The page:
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U.S. oil prices top $90 a barrel for the first time since 2014


A pump jack at oil well and fracking site situated in cotton field in Shafter. Kern County

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U.S. oil crossed above $90 on Thursday for the first time since 2014 as demand for petroleum products surges while supply remains constrained.

West Texas Intermediate crude futures, the U.S. oil benchmark, gained more than 2% to trade as high as $90.23 per barrel. The last time prices were above the $90 mark was October 2014. International benchmark Brent crude rose 1.7% to trade at $91. Brent topped $90 on Jan. 26.

Oil’s had a blistering rally since falling to record lows in April 2020 — WTI briefly traded in negative territory — as demand has returned but producers have kept supply in check.

WTI is up nearly 20% for the year, building on 2021’s more than 50% gain. As oil prices push higher, a number of Wall Street analysts have forecasted $100 oil.

Oanda’s Ed Moya added that part of Thursday’s push higher is due to cold temperatures and a potential drop in production.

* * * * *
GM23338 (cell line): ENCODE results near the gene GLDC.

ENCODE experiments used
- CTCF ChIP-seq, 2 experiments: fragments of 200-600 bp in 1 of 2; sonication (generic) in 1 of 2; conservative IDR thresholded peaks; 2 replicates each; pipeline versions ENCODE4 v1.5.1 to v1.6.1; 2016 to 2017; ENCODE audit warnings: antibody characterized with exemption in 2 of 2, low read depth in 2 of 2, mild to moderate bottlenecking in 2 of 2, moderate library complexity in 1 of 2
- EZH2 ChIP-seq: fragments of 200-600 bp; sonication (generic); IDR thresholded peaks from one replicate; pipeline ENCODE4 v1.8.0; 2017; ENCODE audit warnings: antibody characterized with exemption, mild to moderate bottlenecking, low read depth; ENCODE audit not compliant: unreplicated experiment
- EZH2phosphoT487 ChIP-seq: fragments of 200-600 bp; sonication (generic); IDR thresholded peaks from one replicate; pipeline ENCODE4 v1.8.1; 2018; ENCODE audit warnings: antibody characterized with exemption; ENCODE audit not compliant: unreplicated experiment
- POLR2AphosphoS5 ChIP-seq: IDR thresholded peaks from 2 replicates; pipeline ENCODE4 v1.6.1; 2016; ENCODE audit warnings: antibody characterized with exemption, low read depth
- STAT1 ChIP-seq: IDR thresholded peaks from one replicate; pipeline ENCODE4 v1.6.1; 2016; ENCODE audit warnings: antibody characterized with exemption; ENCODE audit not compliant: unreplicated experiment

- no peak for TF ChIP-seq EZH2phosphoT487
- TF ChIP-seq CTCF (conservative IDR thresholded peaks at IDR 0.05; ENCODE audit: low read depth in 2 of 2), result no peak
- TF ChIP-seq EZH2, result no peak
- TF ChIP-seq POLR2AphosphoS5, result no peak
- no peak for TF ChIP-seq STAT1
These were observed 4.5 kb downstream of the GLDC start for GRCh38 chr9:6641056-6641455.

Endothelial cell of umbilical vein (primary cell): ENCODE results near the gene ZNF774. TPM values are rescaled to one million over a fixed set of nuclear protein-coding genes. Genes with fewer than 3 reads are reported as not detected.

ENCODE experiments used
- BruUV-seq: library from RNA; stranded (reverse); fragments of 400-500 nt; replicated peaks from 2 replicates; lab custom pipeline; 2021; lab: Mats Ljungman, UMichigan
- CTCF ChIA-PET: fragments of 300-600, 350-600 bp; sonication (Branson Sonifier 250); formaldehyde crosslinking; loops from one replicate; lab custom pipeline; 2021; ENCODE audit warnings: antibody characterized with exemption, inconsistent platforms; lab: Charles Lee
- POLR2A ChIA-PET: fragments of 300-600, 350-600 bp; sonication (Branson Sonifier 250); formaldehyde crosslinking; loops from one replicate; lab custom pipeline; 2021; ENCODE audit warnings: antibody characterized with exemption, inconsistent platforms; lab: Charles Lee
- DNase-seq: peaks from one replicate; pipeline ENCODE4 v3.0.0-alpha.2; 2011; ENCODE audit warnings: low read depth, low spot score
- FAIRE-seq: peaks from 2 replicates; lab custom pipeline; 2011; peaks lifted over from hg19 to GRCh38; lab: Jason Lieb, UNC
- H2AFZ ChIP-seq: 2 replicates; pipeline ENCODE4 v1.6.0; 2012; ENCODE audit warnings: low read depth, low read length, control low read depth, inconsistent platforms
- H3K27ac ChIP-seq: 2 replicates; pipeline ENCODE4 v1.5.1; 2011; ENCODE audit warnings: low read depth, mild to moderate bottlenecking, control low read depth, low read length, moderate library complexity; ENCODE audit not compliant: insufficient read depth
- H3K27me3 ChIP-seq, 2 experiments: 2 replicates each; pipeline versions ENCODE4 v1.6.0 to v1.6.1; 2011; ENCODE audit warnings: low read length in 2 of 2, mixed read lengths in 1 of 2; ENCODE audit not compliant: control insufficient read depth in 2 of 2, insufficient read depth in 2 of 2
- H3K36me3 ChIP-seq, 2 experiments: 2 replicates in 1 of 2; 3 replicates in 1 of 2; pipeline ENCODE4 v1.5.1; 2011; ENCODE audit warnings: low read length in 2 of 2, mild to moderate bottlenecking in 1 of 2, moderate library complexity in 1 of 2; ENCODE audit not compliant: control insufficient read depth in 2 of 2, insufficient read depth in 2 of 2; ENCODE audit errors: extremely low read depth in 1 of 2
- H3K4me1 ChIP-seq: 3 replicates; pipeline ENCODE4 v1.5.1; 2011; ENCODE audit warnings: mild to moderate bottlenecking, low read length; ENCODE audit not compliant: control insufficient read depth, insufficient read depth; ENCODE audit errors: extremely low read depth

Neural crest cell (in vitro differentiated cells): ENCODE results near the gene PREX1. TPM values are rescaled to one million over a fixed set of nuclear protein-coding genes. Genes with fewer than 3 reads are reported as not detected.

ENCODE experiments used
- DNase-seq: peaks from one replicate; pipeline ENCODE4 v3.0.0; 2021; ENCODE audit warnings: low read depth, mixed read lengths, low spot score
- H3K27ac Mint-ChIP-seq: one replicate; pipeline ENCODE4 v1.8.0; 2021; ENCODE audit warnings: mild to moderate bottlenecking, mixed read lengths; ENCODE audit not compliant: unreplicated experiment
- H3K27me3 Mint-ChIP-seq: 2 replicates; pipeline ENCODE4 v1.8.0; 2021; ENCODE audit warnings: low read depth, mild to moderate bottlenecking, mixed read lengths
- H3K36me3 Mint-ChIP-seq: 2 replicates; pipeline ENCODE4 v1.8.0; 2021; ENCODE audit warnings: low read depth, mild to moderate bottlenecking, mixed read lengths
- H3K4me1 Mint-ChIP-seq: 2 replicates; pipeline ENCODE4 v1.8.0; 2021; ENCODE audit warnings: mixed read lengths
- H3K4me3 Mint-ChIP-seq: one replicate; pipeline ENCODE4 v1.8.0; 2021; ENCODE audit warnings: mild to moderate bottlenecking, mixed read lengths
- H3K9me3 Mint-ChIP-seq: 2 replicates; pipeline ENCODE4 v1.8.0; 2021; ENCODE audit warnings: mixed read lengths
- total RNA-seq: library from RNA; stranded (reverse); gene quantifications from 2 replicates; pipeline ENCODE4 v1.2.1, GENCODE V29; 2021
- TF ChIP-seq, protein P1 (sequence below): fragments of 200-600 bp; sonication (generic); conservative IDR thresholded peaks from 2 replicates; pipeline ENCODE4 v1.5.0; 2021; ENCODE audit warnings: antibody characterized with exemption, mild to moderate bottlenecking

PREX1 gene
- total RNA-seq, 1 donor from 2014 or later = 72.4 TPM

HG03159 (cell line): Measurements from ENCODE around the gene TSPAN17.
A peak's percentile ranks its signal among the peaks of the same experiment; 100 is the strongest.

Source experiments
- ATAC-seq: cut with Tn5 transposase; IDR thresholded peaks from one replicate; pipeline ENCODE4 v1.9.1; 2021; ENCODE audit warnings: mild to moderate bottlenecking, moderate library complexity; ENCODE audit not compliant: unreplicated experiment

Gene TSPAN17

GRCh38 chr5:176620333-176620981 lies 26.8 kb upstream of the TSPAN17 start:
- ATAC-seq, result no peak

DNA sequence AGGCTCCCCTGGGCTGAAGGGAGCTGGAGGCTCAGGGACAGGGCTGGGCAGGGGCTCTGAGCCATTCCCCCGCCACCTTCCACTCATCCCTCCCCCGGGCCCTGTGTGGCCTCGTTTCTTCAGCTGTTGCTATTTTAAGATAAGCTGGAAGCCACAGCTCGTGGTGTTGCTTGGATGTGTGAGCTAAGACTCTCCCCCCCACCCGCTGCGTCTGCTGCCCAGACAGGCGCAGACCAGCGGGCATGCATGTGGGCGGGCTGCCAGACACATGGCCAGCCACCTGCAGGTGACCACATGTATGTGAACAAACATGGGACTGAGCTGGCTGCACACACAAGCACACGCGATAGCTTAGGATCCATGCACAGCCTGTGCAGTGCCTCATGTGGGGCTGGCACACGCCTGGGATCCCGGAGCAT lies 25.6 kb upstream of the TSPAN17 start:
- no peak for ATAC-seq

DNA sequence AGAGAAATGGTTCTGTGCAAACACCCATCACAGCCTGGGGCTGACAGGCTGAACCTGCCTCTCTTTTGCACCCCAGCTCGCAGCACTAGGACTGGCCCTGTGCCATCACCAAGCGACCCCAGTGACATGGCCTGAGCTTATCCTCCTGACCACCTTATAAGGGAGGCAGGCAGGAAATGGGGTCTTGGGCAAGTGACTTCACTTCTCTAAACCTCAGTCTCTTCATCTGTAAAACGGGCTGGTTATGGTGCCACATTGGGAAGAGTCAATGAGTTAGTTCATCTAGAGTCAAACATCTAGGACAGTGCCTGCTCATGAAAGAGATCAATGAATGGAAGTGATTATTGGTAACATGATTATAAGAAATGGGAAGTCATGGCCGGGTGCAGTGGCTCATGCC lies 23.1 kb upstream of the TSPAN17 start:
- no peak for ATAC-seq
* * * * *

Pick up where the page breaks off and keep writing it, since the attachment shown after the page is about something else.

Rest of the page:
“The oil market is so tight that any shock to production is going to send prices soaring. OPEC+ production is on cruise control with their gradual increase strategy, which means oil seems like it’s going to make a run towards $100 oil pretty soon,” he said.

On Wednesday OPEC and its oil-producing allies, a group known as OPEC+, decided to stick to a previously announced schedule and increase March production by 400,000 barrels per day. The move comes as the group has faced pressure, including from the U.S., to boost output in an effort to alleviate the rapid appreciation in oil prices.

“The market remains bullish on oil prices, as it has since May 2020 when OPEC+ enacted mega cuts to its output bringing oil from negative territory to a quite reasonable jump away from $100 per barrel,” said Louise Dickson, senior oil markets analyst at Rystad Energy.

“The prevailing expectation is that the market, despite some downward blips caused by pandemic demand scares, will continue to trade high on oil as real supply shortages exist both in the short and long-term view,” she added.

Again Capital’s John Kilduff said a drop in the dollar on Thursday contributed to oil’s jump higher. When the dollar advances it makes oil more expensive for foreign buyers.

“Today’s precipitous drop in the U.S. dollar was the catalyst needed to stem the selling that emerged in the aftermath of the OPEC+ meeting and some recent weak economic data,” he said.

Kilduff added that while the $100 mark “appears inevitable,” it “won’t be say. He noted that supply is returning to the market, and said that China’s economic struggles could be another headwind.


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